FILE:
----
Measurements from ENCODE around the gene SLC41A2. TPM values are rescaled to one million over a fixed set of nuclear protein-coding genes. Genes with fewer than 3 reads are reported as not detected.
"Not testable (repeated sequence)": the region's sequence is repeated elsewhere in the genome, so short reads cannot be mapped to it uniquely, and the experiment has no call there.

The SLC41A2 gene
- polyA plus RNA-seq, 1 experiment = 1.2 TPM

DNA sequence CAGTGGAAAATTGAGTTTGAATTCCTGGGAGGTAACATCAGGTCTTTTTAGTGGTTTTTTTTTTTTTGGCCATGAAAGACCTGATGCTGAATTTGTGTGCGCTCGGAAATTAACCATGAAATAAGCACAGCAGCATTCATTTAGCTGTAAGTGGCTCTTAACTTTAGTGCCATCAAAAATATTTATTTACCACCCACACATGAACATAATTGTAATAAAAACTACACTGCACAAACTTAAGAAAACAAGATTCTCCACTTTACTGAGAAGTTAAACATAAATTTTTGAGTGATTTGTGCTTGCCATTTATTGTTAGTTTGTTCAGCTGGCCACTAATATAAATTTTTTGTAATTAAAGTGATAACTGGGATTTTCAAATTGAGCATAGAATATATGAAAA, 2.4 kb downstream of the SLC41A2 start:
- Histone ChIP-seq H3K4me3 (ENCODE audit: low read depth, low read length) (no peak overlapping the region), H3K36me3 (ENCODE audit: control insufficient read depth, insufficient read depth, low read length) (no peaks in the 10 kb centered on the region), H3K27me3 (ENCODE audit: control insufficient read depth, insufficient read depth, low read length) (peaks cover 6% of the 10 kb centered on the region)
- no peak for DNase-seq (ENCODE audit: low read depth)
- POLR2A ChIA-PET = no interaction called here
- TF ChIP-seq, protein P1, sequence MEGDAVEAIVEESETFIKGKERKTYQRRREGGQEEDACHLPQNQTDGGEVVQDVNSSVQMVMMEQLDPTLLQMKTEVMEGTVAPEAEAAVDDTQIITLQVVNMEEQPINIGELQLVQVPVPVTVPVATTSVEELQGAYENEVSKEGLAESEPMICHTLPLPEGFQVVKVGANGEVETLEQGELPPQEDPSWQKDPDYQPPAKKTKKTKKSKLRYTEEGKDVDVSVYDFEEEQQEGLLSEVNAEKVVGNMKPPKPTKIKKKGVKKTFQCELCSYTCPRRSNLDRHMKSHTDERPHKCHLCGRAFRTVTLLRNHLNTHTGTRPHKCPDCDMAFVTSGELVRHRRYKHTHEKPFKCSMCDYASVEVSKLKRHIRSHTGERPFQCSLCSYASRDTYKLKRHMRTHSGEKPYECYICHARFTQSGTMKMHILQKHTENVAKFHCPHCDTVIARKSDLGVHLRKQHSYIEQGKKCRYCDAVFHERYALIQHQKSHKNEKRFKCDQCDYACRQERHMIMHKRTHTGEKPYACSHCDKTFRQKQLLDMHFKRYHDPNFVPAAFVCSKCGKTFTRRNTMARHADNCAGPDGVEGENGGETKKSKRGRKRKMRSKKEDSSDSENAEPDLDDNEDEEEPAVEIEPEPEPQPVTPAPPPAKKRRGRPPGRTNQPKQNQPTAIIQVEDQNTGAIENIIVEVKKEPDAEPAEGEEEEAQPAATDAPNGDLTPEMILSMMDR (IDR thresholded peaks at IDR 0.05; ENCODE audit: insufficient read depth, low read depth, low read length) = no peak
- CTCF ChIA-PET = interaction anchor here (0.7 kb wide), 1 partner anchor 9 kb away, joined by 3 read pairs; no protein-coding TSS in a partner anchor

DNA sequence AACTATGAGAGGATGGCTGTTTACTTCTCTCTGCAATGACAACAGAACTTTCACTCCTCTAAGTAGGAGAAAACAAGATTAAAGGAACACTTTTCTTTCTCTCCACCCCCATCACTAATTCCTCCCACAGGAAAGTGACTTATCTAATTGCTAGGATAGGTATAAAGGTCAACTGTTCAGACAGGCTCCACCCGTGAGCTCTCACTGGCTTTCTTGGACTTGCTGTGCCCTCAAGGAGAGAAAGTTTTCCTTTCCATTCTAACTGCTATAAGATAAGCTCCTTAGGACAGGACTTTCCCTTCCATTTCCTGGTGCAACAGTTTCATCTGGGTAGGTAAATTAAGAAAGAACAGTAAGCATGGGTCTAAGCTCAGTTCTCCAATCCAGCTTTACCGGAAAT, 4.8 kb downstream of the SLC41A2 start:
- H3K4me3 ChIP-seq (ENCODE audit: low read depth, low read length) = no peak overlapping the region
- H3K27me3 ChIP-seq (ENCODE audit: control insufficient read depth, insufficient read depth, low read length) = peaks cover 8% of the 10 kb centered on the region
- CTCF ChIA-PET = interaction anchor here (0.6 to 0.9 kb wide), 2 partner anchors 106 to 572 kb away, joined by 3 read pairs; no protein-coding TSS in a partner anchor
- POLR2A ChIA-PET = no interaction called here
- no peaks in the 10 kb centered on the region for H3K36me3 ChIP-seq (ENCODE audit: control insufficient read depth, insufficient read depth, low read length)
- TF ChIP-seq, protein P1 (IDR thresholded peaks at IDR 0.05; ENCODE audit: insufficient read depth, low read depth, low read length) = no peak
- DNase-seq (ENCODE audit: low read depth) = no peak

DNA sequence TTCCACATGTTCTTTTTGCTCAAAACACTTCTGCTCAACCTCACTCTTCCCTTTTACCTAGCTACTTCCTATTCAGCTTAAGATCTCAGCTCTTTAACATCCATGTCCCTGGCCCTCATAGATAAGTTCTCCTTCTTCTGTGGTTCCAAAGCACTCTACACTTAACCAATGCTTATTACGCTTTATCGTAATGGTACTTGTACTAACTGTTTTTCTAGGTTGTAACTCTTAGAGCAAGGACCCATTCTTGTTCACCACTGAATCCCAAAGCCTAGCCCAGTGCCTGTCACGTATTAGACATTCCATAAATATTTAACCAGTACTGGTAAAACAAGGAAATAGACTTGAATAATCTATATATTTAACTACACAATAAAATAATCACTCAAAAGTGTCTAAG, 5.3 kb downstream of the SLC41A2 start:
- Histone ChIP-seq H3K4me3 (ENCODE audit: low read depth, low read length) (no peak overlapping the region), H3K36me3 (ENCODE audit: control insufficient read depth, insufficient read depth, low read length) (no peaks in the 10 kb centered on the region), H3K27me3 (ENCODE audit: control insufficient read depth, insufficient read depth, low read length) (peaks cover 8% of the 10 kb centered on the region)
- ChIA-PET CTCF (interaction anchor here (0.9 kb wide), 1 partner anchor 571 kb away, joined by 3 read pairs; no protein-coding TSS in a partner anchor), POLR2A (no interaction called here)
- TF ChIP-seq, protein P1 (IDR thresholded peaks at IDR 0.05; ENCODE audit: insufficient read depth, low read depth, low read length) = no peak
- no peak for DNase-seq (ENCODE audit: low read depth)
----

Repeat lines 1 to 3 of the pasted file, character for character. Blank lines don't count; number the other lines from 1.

Measurements from ENCODE around the gene SLC41A2. TPM values are rescaled to one million over a fixed set of nuclear protein-coding genes. Genes with fewer than 3 reads are reported as not detected.
"Not testable (repeated sequence)": the region's sequence is repeated elsewhere in the genome, so short reads cannot be mapped to it uniquely, and the experiment has no call there.

The SLC41A2 gene